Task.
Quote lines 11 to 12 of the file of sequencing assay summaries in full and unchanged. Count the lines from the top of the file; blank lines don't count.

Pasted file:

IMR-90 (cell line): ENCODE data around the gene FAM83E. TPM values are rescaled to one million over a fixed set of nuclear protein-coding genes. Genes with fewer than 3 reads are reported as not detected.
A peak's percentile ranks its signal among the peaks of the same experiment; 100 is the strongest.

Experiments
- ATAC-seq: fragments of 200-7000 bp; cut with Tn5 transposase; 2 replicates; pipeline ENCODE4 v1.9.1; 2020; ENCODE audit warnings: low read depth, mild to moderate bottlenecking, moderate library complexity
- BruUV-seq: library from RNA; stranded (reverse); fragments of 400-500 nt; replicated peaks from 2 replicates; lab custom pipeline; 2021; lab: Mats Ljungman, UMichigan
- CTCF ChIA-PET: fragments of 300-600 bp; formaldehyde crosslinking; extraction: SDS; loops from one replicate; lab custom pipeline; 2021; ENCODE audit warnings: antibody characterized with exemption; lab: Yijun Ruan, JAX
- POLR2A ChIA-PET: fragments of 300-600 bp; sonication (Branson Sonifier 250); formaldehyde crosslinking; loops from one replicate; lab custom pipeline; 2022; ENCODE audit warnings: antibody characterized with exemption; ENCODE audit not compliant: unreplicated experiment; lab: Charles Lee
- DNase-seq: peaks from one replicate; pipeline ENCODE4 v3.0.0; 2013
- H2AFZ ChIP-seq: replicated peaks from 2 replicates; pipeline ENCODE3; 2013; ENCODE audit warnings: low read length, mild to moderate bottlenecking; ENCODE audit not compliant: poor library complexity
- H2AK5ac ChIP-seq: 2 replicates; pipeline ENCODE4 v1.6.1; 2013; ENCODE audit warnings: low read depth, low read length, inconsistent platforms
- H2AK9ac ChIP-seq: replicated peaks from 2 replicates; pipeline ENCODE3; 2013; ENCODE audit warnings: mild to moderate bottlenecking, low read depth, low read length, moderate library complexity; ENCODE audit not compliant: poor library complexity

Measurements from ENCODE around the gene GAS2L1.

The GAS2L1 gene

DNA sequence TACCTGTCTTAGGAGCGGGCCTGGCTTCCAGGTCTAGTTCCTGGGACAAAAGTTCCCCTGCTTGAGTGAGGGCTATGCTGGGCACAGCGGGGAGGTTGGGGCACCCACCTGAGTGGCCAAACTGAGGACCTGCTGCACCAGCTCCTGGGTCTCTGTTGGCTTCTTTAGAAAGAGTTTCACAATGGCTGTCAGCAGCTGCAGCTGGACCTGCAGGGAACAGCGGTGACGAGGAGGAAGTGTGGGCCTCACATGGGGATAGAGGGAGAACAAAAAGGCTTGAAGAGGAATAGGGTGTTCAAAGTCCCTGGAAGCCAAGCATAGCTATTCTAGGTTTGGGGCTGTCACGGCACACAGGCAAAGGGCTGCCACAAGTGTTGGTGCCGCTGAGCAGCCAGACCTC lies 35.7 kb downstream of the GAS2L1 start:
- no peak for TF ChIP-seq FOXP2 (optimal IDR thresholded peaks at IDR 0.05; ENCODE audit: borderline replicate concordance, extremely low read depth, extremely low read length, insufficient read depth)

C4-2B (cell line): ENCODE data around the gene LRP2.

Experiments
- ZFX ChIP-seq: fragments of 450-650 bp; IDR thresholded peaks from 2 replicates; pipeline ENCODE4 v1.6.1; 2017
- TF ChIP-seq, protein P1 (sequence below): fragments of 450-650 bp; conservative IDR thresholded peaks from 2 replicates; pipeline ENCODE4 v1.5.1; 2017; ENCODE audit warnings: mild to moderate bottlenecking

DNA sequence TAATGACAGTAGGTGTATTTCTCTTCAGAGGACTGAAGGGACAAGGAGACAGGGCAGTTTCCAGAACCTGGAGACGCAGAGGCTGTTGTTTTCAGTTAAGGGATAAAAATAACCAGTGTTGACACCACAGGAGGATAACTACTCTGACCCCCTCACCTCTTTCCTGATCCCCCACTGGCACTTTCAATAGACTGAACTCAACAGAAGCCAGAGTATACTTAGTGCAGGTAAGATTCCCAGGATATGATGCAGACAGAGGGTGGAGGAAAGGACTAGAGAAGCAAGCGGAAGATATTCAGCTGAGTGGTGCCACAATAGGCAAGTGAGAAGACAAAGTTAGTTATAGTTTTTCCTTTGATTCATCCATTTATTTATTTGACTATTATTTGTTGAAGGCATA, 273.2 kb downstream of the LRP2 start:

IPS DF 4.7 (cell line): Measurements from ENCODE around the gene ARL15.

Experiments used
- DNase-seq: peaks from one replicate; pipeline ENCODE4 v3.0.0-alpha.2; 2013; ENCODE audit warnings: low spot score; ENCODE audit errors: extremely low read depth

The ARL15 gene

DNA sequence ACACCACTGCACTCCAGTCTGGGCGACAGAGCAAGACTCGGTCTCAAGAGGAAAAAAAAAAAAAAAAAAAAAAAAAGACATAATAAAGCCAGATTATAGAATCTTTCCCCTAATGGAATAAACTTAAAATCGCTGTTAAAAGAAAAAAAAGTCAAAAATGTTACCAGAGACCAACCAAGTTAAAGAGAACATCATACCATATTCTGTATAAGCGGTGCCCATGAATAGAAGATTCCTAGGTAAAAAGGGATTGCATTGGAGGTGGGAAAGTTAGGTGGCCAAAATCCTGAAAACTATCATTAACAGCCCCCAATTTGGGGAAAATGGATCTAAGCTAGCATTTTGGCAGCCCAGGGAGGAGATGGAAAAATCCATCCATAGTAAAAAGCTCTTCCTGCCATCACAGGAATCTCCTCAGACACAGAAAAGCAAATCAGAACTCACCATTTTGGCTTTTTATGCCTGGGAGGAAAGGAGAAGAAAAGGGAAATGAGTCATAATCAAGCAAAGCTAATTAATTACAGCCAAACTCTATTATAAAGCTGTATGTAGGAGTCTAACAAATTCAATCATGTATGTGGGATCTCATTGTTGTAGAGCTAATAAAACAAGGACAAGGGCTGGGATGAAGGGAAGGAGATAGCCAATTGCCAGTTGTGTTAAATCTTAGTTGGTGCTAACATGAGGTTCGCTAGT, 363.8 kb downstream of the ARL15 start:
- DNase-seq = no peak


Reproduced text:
- H2AK9ac ChIP-seq: replicated peaks from 2 replicates; pipeline ENCODE3; 2013; ENCODE audit warnings: mild to moderate bottlenecking, low read depth, low read length, moderate library complexity; ENCODE audit not compliant: poor library complexity

Measurements from ENCODE around the gene GAS2L1.